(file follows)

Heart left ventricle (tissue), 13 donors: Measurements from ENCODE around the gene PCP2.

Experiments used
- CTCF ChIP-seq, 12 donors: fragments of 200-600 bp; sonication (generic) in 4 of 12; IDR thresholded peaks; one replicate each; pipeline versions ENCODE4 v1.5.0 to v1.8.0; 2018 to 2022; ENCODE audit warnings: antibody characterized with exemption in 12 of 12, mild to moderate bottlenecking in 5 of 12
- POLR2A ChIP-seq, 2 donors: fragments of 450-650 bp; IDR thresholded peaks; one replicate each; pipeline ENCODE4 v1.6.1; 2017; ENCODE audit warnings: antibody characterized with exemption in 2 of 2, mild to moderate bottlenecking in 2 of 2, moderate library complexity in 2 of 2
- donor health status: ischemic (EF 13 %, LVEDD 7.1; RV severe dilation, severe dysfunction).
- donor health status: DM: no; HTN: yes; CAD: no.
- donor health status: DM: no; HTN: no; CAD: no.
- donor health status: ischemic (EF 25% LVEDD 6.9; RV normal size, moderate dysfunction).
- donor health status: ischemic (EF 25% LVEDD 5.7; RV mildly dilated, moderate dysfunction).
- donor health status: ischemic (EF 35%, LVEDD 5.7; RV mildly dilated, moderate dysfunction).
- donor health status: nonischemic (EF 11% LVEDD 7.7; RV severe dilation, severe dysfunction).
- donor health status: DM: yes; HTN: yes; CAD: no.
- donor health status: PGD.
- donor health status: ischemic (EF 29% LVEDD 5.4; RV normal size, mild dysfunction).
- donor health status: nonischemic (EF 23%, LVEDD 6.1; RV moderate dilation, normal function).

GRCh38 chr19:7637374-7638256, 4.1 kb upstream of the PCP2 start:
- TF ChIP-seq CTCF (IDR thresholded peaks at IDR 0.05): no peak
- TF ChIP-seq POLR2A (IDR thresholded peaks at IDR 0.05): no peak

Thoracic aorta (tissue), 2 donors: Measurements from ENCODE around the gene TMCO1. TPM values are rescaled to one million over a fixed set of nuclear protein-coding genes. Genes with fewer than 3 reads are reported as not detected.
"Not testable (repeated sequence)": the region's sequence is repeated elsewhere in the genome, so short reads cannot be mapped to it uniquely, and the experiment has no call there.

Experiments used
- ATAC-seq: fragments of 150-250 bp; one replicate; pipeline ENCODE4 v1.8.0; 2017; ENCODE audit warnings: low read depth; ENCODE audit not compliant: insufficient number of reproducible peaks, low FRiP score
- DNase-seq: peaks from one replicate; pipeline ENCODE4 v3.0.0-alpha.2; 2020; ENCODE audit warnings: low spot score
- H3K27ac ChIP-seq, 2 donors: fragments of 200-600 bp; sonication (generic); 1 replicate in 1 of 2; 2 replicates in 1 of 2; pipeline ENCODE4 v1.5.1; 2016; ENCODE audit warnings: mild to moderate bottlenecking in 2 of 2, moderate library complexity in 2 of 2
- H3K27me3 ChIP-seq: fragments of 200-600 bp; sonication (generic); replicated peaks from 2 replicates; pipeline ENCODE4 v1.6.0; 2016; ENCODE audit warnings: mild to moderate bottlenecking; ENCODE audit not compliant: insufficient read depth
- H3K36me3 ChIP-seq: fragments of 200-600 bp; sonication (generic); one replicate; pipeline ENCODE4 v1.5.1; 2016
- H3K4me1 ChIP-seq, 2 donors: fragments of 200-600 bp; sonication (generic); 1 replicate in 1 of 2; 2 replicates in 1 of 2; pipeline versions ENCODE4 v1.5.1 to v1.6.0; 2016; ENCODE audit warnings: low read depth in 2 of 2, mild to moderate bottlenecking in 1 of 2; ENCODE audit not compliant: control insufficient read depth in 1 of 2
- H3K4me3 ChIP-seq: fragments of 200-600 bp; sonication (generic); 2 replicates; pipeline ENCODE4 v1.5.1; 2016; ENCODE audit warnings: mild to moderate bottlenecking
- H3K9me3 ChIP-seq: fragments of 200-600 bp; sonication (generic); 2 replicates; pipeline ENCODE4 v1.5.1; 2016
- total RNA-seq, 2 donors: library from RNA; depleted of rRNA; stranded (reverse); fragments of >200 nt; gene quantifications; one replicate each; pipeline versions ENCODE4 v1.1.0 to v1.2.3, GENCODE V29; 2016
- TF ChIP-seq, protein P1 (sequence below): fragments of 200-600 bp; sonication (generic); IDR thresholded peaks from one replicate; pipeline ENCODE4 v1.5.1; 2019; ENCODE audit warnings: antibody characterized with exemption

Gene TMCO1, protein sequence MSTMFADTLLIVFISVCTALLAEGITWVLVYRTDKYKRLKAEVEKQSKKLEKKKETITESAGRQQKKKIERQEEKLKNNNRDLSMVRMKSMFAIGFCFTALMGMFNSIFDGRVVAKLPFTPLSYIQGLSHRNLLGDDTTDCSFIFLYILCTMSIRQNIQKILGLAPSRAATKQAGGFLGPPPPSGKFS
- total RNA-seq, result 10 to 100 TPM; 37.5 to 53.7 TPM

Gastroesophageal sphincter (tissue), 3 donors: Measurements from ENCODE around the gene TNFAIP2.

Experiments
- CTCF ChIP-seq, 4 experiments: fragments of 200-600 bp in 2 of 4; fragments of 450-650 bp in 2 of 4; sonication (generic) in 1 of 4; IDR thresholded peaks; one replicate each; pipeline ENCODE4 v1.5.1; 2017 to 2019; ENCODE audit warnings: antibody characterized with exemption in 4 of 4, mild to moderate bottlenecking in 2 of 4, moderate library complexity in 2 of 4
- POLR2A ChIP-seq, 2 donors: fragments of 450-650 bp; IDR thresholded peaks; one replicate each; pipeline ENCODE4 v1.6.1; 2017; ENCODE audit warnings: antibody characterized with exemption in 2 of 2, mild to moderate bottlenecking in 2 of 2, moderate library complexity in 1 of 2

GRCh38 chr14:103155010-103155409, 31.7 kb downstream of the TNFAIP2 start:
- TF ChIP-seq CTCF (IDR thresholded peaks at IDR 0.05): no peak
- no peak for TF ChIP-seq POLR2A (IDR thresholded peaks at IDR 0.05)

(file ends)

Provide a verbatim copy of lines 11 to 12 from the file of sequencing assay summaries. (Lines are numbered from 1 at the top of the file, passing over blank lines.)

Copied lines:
- donor health status: nonischemic (EF 11% LVEDD 7.7; RV severe dilation, severe dysfunction).
- donor health status: DM: yes; HTN: yes; CAD: no.